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On 4 August, Rapid Action Battalion (RAB) arrested Pori Moni after a raid at her residence in the capital’s Banani area.

RAB filed a narcotics case against her at the Banani police station. After that, the police’s Criminal Investigation Department (CID) interrogated her three times in a total of seven days in remand.

Pori Moni later sought bail from the Dhaka’s chief metropolitan magistrate (CMM) court, but she was denied. After that, she filed the bail petition with the Dhaka metropolitan and sessions judge court.

As the sessions judge court delayed the hearing, her lawyers filed a petition with the High Court for an early hearing. The High Court then issued a rule. After that, the sessions judge court conducted the hearing and granted her bail on 31 August. Pori Moni was released from jail on the next day.

Meanwhile, questions arose during the High Court’s hearing on remand granted to Pori Moni in several phases.

The High Court on 2 September sought explanation from the two lower court judges within 10 days on the ground of Pori Moni's second and third phases of remand.

The High Court also ordered the investigation officer of the case Golam Mostafa to appear before it on 15 September and explain himself.

Following the High Court order, the explanations of the two lower court judges were submitted to the High Court on Wednesday and the investigation officer also appeared before the top court.

Dhaka’s metropolitan magistrate Debbrata Biswas placed Pori Moni on remand for two days in the second phase while Atikul Islam placed her on remand for three days in the third phase.

Sources said the two magistrates, in separate written explanations, elaborated the reasons for granting the remand stating if there was any mistake occurred in the remand order it was unintentional or based on trust.

The two magistrates apologised to High Court for their mistakes, if any and requested the top court to accept their explanations and exempt them from further explanation.

'Magistrates teach High Court a lesson'

When the matter was placed before the top court around 11:00am on Wednesday, the High Court said, “Two magistrates were served with show-cause notices and they have given their reply. Let’s read out a portion of it.”

At the time, deputy attorney general Abu Yahia Dulal said the investigation officer was also ordered to appear before the court.

The court then said, “We see he has come. He is here.”

After that, the top court told senior lawyer and Ain o Salish Kendra (ASK) executive member ZI Khan Panna, “Learned magistrates teach the court some lessons. And we are reading it out. The state has adopted a zero-tolerance policy toward narcotics. The accused in this case is arrested in possession of foreign liquor, LSD and ice. The question is if foreign liquor and LSD is found, what is punishment for it?”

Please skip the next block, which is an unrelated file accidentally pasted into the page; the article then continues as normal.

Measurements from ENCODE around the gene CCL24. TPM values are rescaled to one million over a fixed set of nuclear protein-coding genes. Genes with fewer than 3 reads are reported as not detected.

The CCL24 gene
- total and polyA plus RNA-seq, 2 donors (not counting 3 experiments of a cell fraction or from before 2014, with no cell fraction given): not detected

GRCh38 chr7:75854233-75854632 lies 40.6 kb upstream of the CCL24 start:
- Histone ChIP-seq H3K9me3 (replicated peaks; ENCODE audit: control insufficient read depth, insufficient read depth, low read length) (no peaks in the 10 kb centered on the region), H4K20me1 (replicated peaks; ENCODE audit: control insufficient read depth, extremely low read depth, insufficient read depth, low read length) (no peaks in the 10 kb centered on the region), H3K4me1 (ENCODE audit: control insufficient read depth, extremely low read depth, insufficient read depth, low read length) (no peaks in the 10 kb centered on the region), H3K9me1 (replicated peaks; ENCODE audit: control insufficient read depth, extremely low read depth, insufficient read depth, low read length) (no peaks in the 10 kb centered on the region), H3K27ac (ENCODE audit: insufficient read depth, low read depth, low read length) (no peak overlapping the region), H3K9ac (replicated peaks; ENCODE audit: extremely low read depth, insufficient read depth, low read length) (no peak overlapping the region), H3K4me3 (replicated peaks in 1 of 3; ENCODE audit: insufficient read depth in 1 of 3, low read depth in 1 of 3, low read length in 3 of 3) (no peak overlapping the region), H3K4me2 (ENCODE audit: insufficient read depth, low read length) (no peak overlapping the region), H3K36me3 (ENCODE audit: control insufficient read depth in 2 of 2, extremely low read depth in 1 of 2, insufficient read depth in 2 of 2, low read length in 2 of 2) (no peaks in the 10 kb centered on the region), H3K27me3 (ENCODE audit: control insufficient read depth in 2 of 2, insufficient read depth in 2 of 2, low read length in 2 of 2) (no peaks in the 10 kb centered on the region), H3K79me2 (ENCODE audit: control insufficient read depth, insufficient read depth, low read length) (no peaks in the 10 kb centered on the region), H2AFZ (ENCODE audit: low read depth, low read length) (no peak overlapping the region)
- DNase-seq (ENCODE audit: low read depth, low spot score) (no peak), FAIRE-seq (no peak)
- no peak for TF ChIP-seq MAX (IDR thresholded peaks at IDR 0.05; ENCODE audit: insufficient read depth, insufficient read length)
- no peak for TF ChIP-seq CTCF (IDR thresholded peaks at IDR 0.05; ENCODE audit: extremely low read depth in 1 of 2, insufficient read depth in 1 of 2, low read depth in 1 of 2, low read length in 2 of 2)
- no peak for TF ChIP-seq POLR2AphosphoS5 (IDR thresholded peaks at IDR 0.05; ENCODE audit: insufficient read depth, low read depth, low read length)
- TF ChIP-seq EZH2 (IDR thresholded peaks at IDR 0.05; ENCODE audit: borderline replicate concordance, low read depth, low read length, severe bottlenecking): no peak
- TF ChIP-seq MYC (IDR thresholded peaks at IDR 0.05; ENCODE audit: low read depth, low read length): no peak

ZI Khan Panna then replied, “The sentence can be five years in jail.”

The court said, “It will have to make clear that what will be the term of the sentence as per the amount of seized LSD and ice?”

Assistant attorney general Mizanur Rahman then said, “The punishment for LSD will be similar to that of the sentence as per the amount of yaba pills.”

The court said, “Then it can be two to five years.” ZI Khan Panna said, “My lord, it will be five years.”

Reading out from the magistrates’ written explanations, the court said, “Following the mysterious death of a Dhaka University student, entire people of the country have learned how much dangerous the LSD is. LSD is also said to be a hallucinogenic drugs. After taking LSD, that student took a knife from a green coconut seller and chose to kill himself by slitting his throat.”

The court said, “We had directed the magistrates to explain why the remand was granted in the second and the third phases? And they stated a Dhaka University student took a knife from a green coconut seller and slit his throat himself after taking LSD. Here the magistrate is against the instruction of the Supreme Court’s Appellate Division and the existing laws. That’s why we are not satisfied over their explanation. And we are fixing the 29 September for the next order.”

The court then said the investigation officer placed a CD. The investigation officer will have to appear in the court on the said date.

At that time, senior lawyer ZI Khan Panna said, “May we get a copy of the magistrates’ explanations.”

The court replied, “The matter is under trial. That is why portion of it was read out. Let me read out a bit more.”

“I (metropolitan magistrates Debabrata Biswas) granted a two-day remand after overall consideration of the matter. Any mistake occurred during the order is purely unintentional and based on trust," the court read out.

Citing the magistrates don’t believe they made mistake, the court said, “The High Court has been undermined.”

ZI Kahn Panna then said, “Absolutely right, if there is a mistake.”

The assistant attorney general said, “29 September has been fixed for the next order and can the investigation officer be exempted from appearing in-person before the court?”

“The investigation officer must appear on the said day. His explanation is necessary. He must explain. He can explain himself or through a lawyer,” the court replied.

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